I’m canning. Canning everything in sight, actually. Somehow, in the process of doing all this work, I live under the illusion that I’m saving money. It’s a lie.
It’s a lie I refuse to confront as I swim up to my chin in tomatoes, wash, and get ready to switch modes to apples. Somehow, returning to the arts of my grandparents seems the right thing to do–modern-day victory gardens, quasi-homesteading, shopping at the farm, foraging, DIY sewing projects, making cheese from scratch…living a simpler life.
But is it cheaper? Am I really the baroness of frugal that I pretend to be?
“Did you ever calculate how much you got from your garden and how much it cost?” asked my husband earlier in the season.
“No,” I said. I left it at that. The real answer is “No, because I’d have to confront the truth, which is ridiculously stupid.” I read “The $64 Tomato” just like every other wanna be urban homesteader. Then, I was ready to move to the country.
Frugal was easier in some respects when we lived in the city. There were coupons. The stores were four feet away in any direction. I got a ton of stuff free–I don’t think I paid for toothpaste for four years, and I just used the last bar of soap from my double-coupon-match-the-sales-free-soap-victory-extravaganza a very long time ago.
What? You want me to calculate the value of my time and add it into the equation, then tell you how much I saved?
Back then, it wasn’t much, because it was the height of the Recession. The world was crashing. I had time, but cash was at a premium. Matching the coupons, running around to the sales, keeping track of all the cluttery nonsense… it was effort, but it paid off in the end. It was a part-time job, to be sure. I got paid in free toothpaste and ten-cent shampoo. Money would’ve been more convenient.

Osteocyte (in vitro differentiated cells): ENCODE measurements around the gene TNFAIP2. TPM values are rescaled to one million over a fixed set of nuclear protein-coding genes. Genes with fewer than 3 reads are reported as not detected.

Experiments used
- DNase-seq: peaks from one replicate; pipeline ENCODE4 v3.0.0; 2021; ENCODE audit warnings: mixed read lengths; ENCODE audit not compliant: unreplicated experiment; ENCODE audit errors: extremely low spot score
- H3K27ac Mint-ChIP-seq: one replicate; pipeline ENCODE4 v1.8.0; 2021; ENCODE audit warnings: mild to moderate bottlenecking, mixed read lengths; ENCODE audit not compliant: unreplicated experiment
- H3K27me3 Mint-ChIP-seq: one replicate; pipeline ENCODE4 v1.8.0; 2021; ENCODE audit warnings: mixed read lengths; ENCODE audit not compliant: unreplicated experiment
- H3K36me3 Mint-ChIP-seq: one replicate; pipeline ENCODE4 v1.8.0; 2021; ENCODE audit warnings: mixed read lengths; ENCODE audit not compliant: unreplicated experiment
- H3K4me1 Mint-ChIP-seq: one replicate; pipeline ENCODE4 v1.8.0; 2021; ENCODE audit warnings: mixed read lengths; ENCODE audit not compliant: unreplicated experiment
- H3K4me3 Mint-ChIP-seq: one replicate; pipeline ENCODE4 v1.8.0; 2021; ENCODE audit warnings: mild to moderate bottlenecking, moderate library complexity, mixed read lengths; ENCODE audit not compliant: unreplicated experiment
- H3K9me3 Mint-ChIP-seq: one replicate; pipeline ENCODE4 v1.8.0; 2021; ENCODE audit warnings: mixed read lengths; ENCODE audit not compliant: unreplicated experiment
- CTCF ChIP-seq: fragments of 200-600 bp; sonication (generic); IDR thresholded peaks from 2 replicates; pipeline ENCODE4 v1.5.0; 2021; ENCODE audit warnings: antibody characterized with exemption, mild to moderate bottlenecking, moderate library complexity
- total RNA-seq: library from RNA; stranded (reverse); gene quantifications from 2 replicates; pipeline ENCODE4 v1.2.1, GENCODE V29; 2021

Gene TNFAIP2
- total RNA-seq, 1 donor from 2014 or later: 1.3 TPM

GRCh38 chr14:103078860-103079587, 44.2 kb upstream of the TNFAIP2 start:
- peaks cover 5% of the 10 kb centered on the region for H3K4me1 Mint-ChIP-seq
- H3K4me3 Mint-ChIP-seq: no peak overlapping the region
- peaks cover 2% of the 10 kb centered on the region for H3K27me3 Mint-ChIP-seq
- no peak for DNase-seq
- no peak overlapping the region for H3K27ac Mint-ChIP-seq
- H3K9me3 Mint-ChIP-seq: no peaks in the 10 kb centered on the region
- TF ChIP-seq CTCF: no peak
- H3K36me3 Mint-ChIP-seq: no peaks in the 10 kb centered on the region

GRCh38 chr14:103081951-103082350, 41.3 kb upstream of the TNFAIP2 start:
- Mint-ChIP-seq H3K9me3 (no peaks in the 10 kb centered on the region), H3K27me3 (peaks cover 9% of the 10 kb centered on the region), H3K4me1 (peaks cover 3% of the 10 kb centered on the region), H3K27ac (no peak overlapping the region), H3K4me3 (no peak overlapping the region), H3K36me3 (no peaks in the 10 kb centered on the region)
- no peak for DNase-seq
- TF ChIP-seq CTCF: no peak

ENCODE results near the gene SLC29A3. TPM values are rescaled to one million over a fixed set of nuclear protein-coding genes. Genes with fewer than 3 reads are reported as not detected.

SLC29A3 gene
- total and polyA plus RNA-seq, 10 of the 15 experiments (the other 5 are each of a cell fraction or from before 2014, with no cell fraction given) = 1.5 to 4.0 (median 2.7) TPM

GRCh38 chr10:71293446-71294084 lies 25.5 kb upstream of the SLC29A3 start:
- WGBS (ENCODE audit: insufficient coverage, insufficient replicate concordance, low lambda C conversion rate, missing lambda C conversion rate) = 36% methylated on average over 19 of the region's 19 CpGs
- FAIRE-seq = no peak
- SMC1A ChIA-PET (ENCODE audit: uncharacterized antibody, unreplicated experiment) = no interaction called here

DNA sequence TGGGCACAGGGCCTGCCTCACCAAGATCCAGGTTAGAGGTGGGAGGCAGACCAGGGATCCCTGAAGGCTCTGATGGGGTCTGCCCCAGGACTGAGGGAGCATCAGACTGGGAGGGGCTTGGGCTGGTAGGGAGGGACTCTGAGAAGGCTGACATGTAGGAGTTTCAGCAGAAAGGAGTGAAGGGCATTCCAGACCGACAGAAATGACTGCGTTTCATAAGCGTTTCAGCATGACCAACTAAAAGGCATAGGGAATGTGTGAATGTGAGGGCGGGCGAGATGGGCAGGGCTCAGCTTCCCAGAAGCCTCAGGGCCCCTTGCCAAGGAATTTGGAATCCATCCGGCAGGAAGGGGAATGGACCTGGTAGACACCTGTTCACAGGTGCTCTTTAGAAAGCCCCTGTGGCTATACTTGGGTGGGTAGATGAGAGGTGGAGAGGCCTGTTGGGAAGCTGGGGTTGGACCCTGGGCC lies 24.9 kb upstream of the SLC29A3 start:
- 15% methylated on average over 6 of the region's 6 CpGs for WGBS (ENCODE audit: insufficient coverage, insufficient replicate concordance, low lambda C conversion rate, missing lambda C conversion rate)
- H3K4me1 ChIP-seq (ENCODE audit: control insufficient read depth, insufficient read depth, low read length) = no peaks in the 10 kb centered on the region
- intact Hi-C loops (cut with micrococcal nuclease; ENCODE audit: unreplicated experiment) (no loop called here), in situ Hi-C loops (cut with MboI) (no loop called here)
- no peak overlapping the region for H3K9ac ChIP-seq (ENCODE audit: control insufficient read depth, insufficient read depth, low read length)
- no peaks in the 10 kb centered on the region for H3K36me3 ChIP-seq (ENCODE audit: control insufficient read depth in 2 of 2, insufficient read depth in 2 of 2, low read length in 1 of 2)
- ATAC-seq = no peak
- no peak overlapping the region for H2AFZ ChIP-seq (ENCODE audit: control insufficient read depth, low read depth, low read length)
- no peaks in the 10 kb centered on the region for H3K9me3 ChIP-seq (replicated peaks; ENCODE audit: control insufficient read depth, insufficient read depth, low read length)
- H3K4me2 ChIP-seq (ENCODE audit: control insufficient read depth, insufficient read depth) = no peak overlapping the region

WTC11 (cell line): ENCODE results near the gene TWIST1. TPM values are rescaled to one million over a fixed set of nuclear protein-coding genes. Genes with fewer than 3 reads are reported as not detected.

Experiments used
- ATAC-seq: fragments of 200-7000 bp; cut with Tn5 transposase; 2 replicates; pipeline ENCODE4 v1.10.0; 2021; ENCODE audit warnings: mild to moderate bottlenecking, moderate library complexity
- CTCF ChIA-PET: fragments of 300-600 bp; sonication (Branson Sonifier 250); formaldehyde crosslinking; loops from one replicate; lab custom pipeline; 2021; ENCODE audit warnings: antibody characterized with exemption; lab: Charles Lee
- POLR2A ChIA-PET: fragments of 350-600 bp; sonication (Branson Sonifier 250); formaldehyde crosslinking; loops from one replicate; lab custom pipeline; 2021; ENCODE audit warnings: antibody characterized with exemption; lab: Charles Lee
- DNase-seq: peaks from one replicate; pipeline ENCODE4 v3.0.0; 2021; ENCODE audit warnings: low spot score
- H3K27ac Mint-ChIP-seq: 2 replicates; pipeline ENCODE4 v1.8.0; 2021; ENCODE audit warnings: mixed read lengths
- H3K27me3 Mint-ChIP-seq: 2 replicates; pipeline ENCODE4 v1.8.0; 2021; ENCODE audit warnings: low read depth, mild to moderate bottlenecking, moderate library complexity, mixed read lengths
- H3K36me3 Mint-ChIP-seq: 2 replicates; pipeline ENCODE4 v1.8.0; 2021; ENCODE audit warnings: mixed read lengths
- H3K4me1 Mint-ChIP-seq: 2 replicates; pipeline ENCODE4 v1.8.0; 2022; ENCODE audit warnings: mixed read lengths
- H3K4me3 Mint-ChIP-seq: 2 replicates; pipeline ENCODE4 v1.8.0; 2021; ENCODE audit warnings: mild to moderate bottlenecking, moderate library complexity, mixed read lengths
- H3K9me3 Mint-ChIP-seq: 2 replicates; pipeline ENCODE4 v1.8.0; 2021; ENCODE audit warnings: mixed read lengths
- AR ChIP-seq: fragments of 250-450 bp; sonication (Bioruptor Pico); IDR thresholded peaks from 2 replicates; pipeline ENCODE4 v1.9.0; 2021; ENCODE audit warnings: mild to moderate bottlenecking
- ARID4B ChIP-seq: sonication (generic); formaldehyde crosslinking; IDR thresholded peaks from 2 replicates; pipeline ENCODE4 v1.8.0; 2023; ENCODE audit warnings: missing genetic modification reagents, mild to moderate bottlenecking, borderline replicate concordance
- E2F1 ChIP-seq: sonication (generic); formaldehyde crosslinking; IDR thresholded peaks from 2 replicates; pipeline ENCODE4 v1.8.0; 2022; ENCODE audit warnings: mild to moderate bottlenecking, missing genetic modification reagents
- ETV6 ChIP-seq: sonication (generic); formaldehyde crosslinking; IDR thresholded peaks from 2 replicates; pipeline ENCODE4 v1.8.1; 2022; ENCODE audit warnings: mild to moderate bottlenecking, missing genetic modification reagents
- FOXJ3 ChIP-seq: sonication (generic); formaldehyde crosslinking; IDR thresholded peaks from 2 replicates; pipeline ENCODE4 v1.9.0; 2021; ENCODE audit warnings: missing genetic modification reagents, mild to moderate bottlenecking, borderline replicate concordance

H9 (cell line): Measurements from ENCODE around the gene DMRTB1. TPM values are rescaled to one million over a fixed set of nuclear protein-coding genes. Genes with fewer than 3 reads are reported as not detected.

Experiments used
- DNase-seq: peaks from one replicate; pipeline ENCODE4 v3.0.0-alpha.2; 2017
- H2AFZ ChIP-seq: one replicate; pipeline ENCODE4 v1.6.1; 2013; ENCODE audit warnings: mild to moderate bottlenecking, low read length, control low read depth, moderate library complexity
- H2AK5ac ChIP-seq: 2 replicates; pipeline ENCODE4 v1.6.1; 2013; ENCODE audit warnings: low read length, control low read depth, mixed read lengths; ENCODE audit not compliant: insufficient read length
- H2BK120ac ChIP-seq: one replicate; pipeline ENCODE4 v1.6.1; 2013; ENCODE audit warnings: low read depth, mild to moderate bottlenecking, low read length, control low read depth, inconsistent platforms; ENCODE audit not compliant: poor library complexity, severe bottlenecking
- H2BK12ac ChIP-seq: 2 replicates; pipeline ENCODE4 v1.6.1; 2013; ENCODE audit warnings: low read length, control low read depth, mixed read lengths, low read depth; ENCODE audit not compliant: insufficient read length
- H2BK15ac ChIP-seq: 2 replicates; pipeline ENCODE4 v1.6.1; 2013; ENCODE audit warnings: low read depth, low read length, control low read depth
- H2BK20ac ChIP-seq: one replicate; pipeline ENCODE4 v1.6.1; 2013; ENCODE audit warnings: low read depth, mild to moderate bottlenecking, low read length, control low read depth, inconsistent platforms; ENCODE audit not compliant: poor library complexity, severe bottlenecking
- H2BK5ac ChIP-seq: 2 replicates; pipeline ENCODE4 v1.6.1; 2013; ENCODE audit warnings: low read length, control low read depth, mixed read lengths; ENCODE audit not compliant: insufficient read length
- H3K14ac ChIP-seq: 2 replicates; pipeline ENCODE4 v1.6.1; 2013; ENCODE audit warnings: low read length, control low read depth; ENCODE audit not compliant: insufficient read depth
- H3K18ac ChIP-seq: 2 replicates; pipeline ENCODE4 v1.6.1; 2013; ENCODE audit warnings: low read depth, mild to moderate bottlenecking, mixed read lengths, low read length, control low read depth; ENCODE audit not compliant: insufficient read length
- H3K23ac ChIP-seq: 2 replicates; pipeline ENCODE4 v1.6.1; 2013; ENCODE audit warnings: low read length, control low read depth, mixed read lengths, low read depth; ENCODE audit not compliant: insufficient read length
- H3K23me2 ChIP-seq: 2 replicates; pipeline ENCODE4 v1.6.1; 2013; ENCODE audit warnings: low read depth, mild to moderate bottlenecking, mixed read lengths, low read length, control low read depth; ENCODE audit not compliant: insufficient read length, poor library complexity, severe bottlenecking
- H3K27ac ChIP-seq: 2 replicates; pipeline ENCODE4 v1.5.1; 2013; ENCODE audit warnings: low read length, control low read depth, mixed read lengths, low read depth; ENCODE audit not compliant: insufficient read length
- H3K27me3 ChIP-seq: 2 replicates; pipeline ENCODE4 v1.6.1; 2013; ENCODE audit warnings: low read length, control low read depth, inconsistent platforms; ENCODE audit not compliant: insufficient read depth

I ended up with bags of free stuff. I brought the extras to the shelters. I enjoyed getting resources where they need to be. But I’m done with that clutter. Living out in the sticks, I’m not near a bunch of drug stores that let me run around matching sales. Cows don’t take coupons. I do it differently now. Use less, waste less, get better stuff.
My coupon life has come to an end. I think I’m I still frugal. I’ve worn that like a badge of honor. I hope I don’t have to give it up…to admit I’m more bohemian boutiquey than frugal after all. Maybe even a frugal poser. This is getting worse by the minute.
Let’s think. First, I buy the mason jars. I give stuff away. Then, I buy more jars. To make my jams and apple butter this year, I used fair-trade organic vegan sugar, local B-Grade maple, and local honey. Not frugal. The opposite of frugal. What I lack in frugal, I make up for in taste, I rationalize. But can I still qualify for frugal status? It means a lot to me. I’ll run the math.
Today, I’m canning tomatoes. I got 60 pounds for $25. If I pay myself $10/hour for this arduous kitchen task, that’s $80–a pittance for someone of my talent. I could be making at least $12.50 at the fast-food joint in town, and I wouldn’t even have to can the tomatoes–I’d just open last year’s vaccuum-sealed packs.
Back to the math. Running the stove for about 4 hours–a pound of propane is a bit over $6. That’s $24. The mason jars are around $7/case. The total cost of today’s project–approximately eight hours of my life (small pots mean two batches)–for a grand total of $136. I made 12 pints of sauce. That’s roughly $11.33/pint if I don’t factor in the actual cost of my time or the opportunity cost of my having done something else.
Frugal is not frugal. It’s a lie. But it is quirky, and I’m a pretty darned good cook. I’ll cut costs somewhere else.
Please return my mason jars.
On to the apples…
Laughed so hard when I read this post! You are providing a far superior product which can’t be quantified and therefore you are being frugal. I also wish I was on the receiving end of all your efforts and of course I would return the mason jars! 🙂
We could totally barter–I’m willing to give up some of my stuff for your forcing me to do something about my basement…